Biological markers for major depressive disorder in children and adolescents
Engelbrecht, Albertus Hermanus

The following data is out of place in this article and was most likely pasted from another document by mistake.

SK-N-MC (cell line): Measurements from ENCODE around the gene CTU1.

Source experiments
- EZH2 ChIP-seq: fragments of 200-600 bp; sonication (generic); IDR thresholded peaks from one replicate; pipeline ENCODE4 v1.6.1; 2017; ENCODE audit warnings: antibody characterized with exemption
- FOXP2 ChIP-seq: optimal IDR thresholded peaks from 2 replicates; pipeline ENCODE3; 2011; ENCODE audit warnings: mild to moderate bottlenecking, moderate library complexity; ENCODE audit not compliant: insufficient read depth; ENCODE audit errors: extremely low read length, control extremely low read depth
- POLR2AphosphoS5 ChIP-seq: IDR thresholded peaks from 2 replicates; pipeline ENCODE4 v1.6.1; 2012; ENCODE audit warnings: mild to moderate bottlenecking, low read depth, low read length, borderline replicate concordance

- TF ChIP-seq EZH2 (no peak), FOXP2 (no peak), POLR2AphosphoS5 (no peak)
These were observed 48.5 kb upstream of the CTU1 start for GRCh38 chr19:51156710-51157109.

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Child psychiatrists have become increasingly aware of the existence. of affective disorders in prepubertal and pubertal patients. This has led to the investigation of possible biological factors contributing to the disorders. Due to the lack of availability of human brain material, different parameters have been investigated in the periphery in order to obtain information regarding the aetiology of major depressive disorder. The neurotransmitters, NA, 5-HT and DA have been implicated in depression. Levels of the metabolites of these transmitters have been measured in plasma, urine and CSF of adult depressed patients. Two other peripheral "tools" used in the study of major depressive disorder are blood platelets and lymphocytes. The former contain cr 2 -adrenoceptors and imipramine binding sites (indicative of 5-HT uptake into the platelet) and the latter S-adrenoceptors. Platelets have been widely used as a model for indirectly evaluating changes in central cr2-adrenoceptor and imipramine binding whereas lymphocytes have been used to measure changes in S-adrenoceptor binding and activity in adults with major depressive disorder.